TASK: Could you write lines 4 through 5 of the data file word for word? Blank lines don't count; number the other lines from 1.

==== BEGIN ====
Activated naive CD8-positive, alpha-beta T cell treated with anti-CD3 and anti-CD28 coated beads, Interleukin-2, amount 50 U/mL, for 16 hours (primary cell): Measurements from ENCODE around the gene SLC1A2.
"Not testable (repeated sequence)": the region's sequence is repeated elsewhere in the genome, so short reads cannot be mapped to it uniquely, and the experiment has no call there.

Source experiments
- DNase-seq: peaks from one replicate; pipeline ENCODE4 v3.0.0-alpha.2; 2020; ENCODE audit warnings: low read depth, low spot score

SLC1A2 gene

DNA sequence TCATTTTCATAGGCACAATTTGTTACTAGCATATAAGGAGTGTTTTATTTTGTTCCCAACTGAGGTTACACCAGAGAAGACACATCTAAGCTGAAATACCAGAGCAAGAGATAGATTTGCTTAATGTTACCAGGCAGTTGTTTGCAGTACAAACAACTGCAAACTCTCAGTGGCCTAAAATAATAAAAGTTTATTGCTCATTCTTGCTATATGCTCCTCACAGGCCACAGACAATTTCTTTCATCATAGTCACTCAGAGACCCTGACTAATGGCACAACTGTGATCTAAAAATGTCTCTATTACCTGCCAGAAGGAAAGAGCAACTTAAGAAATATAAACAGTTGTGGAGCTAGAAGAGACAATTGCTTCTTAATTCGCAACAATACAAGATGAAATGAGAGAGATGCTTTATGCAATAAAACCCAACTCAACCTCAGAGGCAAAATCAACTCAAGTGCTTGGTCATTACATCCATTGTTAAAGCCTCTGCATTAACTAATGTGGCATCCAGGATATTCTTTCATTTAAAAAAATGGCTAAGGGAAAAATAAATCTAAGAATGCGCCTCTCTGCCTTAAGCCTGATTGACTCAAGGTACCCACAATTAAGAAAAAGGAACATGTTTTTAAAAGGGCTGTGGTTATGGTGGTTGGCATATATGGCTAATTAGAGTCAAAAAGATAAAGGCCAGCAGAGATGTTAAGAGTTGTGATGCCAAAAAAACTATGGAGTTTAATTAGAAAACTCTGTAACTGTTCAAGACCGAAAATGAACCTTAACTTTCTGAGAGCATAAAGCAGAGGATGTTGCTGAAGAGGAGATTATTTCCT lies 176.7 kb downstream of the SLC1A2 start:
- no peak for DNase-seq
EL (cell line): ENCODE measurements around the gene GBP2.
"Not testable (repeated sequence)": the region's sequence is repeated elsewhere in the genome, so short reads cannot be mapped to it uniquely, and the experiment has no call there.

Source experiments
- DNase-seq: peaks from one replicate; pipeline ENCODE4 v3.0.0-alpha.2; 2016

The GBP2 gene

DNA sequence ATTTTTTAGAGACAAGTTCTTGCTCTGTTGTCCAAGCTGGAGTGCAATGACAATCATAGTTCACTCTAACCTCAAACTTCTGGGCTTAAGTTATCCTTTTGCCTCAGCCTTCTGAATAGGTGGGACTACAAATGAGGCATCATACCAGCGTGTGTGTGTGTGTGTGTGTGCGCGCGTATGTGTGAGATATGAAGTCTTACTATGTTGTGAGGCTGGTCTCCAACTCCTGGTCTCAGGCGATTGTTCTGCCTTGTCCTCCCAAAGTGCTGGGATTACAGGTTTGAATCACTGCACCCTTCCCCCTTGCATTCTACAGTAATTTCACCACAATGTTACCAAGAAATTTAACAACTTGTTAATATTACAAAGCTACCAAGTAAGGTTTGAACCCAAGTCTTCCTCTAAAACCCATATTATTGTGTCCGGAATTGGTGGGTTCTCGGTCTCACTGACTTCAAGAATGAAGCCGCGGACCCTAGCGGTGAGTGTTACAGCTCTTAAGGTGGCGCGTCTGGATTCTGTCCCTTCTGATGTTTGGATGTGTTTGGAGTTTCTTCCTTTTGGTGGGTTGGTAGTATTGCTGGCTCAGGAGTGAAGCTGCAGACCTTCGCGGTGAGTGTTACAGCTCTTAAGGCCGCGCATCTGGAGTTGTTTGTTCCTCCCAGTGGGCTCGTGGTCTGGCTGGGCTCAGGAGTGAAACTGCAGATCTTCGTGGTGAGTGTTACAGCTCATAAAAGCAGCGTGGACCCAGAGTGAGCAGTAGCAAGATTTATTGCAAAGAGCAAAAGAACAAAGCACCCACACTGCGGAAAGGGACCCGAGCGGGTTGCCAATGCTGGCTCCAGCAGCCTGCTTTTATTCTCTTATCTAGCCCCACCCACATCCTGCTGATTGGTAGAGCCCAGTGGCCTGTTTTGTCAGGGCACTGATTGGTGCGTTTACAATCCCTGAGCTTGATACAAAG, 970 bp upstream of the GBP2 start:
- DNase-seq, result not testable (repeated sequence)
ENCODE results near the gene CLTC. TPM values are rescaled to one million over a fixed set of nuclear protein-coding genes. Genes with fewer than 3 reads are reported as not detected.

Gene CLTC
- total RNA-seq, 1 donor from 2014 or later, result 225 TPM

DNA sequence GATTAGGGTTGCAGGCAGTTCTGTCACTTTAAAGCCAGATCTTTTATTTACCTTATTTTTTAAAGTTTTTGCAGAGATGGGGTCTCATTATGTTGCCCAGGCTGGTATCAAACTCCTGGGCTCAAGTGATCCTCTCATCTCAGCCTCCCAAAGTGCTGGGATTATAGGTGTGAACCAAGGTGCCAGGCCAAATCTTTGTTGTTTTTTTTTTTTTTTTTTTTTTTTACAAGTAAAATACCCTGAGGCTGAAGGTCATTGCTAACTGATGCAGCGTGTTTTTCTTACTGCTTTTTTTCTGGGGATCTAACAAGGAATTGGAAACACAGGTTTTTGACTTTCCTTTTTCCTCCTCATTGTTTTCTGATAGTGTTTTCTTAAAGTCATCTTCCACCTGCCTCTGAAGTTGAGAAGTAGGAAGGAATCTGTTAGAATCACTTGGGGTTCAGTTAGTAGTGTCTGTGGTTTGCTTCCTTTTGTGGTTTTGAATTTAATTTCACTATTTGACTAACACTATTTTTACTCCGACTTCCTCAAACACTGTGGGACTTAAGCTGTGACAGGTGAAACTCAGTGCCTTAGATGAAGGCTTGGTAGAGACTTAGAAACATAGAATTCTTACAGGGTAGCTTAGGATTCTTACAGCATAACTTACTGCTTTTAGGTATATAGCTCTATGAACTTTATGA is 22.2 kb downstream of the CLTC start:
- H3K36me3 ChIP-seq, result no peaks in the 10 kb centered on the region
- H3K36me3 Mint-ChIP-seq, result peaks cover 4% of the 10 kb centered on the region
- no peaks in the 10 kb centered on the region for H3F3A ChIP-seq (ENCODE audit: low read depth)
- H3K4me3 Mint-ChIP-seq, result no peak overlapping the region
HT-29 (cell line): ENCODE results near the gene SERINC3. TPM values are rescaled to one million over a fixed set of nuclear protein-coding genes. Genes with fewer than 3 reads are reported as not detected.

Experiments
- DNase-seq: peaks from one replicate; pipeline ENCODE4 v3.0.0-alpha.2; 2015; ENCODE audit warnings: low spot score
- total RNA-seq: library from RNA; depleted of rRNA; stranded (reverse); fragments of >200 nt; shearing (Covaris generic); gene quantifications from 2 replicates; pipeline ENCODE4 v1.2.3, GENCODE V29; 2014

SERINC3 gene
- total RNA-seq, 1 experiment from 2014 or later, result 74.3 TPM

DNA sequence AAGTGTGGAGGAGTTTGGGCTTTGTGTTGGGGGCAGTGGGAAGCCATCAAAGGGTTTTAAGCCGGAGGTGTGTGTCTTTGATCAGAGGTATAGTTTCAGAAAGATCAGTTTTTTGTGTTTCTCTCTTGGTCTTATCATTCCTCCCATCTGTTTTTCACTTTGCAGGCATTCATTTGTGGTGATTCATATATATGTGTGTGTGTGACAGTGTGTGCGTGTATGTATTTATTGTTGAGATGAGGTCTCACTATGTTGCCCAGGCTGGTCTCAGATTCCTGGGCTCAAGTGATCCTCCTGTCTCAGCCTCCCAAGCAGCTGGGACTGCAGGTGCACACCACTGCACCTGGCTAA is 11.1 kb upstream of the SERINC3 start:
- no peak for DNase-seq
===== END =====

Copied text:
- DNase-seq: peaks from one replicate; pipeline ENCODE4 v3.0.0-alpha.2; 2020; ENCODE audit warnings: low read depth, low spot score

SLC1A2 gene